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New Zealand coach Ian Foster hails ‘statement’ Rugby World Cup win over Italy

New Zealand's No. 8 Ardie Savea runs to score a try during the 96-17 thrashing of Italy in the Rugby World Cup. PHOTO: AFP

DECINES-CHARPIEU – New Zealand head coach Ian Foster lauded a “statement” win after his All Blacks trounced Italy 96-17 on Friday to reignite their Rugby World Cup bid.

The three-time champions were under pressure coming into this match, knowing that defeat would have seen them crashing out of the pool stage for the first time.

But with their backs against the wall, they put in a stunning 14-try demolition of their opponents.

The result meant that the All Blacks are second in Pool A on 10 points, level with the Italians but trailing leaders France by three points.

“Delighted. We wanted to make a statement,” said Foster.

“To come out against a team that we legitimately had concerns about, because they are a good team and had played some great rugby leading into this, and put them away like that was really pleasing.

“We knew the importance of the game and that this is what World Cups are about. We delivered, so I am pleased with that. It’s about building momentum at this World Cup and that was a marker we put down.”

With minnows Uruguay to come next, the All Blacks can almost start preparing for the quarter-finals, something Foster said other teams among the favourites cannot.

France could still fail to reach the last eight if they lose to Italy next week and Ireland are not guaranteed to go through to the knockouts despite having beaten reigning champions South Africa in Pool B.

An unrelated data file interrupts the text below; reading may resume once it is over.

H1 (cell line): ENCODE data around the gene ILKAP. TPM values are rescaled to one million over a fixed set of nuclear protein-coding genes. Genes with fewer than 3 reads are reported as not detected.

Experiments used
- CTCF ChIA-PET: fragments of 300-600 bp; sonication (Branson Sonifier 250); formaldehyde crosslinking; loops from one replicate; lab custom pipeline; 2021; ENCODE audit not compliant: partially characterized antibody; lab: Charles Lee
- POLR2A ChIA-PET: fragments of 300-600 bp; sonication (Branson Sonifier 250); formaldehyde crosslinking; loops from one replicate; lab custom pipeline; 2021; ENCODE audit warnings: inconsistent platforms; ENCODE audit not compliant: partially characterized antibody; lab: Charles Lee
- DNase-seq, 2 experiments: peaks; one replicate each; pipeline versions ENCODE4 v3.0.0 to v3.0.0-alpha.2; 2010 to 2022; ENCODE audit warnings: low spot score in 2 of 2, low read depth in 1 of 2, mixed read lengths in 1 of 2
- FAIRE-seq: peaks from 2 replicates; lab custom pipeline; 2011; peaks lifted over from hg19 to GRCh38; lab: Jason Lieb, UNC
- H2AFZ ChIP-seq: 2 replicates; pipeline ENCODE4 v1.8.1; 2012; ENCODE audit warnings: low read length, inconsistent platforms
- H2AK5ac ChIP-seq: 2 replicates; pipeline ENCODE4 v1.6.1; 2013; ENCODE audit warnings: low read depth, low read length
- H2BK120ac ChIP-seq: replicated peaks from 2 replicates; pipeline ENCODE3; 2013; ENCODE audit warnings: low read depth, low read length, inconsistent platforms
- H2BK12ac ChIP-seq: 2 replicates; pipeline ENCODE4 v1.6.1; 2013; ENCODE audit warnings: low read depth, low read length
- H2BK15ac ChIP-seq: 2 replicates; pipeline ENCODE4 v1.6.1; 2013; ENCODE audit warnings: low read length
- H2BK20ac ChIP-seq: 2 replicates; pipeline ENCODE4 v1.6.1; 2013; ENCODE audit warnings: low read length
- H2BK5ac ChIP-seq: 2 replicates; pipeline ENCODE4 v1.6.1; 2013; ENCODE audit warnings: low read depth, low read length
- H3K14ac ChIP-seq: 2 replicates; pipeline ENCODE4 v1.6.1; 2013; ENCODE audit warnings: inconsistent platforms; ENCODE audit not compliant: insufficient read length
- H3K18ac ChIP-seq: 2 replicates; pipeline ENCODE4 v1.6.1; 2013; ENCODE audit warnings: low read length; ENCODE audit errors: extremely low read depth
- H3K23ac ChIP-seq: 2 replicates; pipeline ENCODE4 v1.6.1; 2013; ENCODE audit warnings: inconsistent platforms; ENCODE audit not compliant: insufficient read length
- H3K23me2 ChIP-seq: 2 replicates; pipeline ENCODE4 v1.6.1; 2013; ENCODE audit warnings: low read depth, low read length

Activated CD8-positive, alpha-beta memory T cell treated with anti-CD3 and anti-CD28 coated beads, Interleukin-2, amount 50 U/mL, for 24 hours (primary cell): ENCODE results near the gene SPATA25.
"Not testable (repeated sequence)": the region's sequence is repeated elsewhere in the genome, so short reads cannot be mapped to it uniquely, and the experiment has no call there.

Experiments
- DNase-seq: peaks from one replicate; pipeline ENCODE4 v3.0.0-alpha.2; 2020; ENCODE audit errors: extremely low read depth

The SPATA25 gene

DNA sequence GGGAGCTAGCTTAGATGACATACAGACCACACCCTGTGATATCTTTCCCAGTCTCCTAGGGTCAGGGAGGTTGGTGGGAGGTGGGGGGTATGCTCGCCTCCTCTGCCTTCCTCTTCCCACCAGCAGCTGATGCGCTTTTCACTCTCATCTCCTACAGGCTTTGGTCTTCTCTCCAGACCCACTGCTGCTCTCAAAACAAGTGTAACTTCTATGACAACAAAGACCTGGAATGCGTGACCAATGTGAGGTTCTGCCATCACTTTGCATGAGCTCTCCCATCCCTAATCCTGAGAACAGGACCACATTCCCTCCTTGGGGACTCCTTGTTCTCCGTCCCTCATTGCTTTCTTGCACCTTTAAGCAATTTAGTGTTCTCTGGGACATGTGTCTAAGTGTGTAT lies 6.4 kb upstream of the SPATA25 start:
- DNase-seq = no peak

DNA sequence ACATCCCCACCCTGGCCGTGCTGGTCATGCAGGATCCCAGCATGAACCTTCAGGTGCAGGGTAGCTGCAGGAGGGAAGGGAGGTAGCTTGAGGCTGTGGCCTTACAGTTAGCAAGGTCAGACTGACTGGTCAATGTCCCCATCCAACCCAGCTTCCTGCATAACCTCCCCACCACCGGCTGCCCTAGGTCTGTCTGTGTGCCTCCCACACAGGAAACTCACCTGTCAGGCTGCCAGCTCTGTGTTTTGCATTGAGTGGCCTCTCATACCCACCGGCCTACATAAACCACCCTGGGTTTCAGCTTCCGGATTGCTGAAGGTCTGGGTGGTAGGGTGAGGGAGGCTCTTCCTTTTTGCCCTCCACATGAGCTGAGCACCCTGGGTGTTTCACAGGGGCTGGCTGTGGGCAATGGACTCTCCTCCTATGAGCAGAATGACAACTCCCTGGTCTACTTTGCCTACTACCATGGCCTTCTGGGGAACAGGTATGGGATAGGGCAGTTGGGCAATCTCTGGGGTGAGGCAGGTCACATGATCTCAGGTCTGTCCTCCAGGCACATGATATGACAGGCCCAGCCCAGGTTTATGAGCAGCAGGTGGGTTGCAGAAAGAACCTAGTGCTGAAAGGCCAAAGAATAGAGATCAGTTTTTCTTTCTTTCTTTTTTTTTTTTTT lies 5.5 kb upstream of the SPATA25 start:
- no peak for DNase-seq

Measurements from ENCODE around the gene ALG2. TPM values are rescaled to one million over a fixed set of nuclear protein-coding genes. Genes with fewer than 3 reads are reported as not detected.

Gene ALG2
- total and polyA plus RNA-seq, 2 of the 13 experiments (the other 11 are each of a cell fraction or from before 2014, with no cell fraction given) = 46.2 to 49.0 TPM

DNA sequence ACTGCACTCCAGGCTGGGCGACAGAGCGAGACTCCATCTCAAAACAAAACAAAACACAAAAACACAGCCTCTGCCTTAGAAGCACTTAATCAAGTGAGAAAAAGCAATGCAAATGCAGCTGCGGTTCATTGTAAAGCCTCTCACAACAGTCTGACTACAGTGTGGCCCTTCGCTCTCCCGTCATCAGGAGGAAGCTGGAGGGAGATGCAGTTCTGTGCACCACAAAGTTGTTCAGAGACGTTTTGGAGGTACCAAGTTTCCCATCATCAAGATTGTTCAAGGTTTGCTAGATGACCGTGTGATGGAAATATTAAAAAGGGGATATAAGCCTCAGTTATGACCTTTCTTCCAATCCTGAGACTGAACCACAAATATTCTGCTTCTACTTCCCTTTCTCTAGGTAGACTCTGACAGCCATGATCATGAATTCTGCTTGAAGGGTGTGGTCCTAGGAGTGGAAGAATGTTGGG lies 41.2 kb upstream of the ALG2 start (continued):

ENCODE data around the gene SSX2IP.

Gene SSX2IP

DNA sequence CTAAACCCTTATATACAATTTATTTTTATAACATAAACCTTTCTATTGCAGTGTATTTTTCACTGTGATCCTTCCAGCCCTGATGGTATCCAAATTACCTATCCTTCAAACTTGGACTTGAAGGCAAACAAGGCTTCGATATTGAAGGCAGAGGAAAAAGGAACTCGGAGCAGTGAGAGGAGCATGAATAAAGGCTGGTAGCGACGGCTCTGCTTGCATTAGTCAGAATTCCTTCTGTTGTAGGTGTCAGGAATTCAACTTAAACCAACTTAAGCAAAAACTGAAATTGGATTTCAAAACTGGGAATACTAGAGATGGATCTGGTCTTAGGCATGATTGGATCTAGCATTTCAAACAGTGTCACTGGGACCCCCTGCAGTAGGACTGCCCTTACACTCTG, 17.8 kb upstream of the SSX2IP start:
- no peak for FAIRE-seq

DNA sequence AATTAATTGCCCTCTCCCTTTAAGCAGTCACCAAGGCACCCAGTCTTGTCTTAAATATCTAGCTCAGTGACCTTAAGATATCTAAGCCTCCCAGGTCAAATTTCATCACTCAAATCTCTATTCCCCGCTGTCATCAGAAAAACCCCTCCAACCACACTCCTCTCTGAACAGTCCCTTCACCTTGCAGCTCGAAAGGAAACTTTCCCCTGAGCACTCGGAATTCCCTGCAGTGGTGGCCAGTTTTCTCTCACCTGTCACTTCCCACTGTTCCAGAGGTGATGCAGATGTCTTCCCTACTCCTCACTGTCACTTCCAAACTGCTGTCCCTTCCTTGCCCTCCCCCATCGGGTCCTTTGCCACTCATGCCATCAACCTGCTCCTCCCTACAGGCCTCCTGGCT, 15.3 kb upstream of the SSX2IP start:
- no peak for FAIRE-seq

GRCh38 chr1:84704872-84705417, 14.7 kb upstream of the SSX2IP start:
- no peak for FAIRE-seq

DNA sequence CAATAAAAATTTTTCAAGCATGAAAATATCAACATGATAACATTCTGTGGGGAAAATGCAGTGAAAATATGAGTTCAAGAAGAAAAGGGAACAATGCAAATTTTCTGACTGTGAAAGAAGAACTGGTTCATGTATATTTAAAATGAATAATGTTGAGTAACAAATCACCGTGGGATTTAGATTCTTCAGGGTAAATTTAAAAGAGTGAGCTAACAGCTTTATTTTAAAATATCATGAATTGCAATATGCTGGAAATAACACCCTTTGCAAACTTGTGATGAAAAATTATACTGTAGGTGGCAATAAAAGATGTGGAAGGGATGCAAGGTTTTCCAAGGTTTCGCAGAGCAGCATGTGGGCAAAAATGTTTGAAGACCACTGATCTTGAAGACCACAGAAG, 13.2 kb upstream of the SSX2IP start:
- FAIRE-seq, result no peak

“The great thing for us is that we had a pressure game tonight that we had to front up and play – there are other teams that have still got that coming up too,” said Foster.

“People talk about other teams already being in the quarter-finals but there are still ramifications and things to happen.”

And he insisted that despite scoring 25 tries in their last two matches against Italy and Namibia, New Zealand would not be taking Uruguay lightly next week.

“We will be better because we put ourselves under pressure for this one,” he said. “Uruguay have been a niggly team to play, so we have to respect that, but clearly we are where we want to be right now.”

Centre Jordie Barrett, whose sublime crossfield kick for wing Will Jordan set New Zealand’s stall out for the evening after just six minutes, agreed that there are still things to work on.

He said he was disappointed with the All Blacks’ start to the second half, when they conceded a try to Ange Capuozzo.

“We were good for the most parts, then a bit sloppy in a 10-minute period after half-time,” he said.

“As a team, we let them back in with poor discipline and we might get in trouble with that stuff. We did most things well tonight, but there are areas where we can get better.”

Foster also had praise for second row Sam Whitelock, who won a record-breaking 149th cap for the All Blacks.

“To stand alone at the top for appearances for this team is pretty special. He deserves it,” he said. “He’s been a warrior for a long, long time and continues to do that job.”

Italy’s Kiwi coach Kieran Crowley pointed to his team’s poor set-piece as one factor which contributed to the rout.

They lost six scrums and five line-outs during the match.

“It turned into a bit of a glorified training run from them,” he admitted.

“We won 33 per cent of our scrum and 50 per cent of our line-out. They put pressure on us, we gave away eight penalties because of that pressure in the first half and they beat us up at the breakdown.

“Give them credit, they were outstanding tonight with their carry and their clean-out work.

“We gave up those three tries in five minutes which really put us on the back foot and it was all gone from then.” AFP, REUTERS